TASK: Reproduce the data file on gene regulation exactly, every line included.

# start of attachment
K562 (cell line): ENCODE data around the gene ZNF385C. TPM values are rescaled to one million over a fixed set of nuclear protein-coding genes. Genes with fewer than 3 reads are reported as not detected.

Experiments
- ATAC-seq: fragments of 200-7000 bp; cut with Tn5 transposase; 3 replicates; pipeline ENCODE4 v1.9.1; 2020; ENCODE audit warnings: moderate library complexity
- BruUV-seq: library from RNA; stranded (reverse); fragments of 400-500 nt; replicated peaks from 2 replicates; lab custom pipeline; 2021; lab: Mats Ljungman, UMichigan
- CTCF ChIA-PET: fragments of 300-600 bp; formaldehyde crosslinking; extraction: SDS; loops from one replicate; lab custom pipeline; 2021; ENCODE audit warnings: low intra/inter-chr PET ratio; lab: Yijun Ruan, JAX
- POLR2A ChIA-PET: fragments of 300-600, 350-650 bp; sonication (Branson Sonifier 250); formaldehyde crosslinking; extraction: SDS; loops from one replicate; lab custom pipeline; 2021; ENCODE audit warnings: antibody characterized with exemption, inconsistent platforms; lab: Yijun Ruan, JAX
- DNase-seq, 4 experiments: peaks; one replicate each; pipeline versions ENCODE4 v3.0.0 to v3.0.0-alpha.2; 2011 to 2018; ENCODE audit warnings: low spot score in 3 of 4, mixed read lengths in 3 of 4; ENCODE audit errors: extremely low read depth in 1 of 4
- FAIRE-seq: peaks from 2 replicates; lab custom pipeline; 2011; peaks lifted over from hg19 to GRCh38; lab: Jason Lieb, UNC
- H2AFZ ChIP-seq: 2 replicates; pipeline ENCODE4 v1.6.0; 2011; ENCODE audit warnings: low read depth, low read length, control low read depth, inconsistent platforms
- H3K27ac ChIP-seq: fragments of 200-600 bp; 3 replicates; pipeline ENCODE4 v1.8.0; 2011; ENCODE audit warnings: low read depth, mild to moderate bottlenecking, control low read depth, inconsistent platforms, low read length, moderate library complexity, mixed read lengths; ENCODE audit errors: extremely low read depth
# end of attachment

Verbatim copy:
K562 (cell line): ENCODE data around the gene ZNF385C. TPM values are rescaled to one million over a fixed set of nuclear protein-coding genes. Genes with fewer than 3 reads are reported as not detected.

Experiments
- ATAC-seq: fragments of 200-7000 bp; cut with Tn5 transposase; 3 replicates; pipeline ENCODE4 v1.9.1; 2020; ENCODE audit warnings: moderate library complexity
- BruUV-seq: library from RNA; stranded (reverse); fragments of 400-500 nt; replicated peaks from 2 replicates; lab custom pipeline; 2021; lab: Mats Ljungman, UMichigan
- CTCF ChIA-PET: fragments of 300-600 bp; formaldehyde crosslinking; extraction: SDS; loops from one replicate; lab custom pipeline; 2021; ENCODE audit warnings: low intra/inter-chr PET ratio; lab: Yijun Ruan, JAX
- POLR2A ChIA-PET: fragments of 300-600, 350-650 bp; sonication (Branson Sonifier 250); formaldehyde crosslinking; extraction: SDS; loops from one replicate; lab custom pipeline; 2021; ENCODE audit warnings: antibody characterized with exemption, inconsistent platforms; lab: Yijun Ruan, JAX
- DNase-seq, 4 experiments: peaks; one replicate each; pipeline versions ENCODE4 v3.0.0 to v3.0.0-alpha.2; 2011 to 2018; ENCODE audit warnings: low spot score in 3 of 4, mixed read lengths in 3 of 4; ENCODE audit errors: extremely low read depth in 1 of 4
- FAIRE-seq: peaks from 2 replicates; lab custom pipeline; 2011; peaks lifted over from hg19 to GRCh38; lab: Jason Lieb, UNC
- H2AFZ ChIP-seq: 2 replicates; pipeline ENCODE4 v1.6.0; 2011; ENCODE audit warnings: low read depth, low read length, control low read depth, inconsistent platforms
- H3K27ac ChIP-seq: fragments of 200-600 bp; 3 replicates; pipeline ENCODE4 v1.8.0; 2011; ENCODE audit warnings: low read depth, mild to moderate bottlenecking, control low read depth, inconsistent platforms, low read length, moderate library complexity, mixed read lengths; ENCODE audit errors: extremely low read depth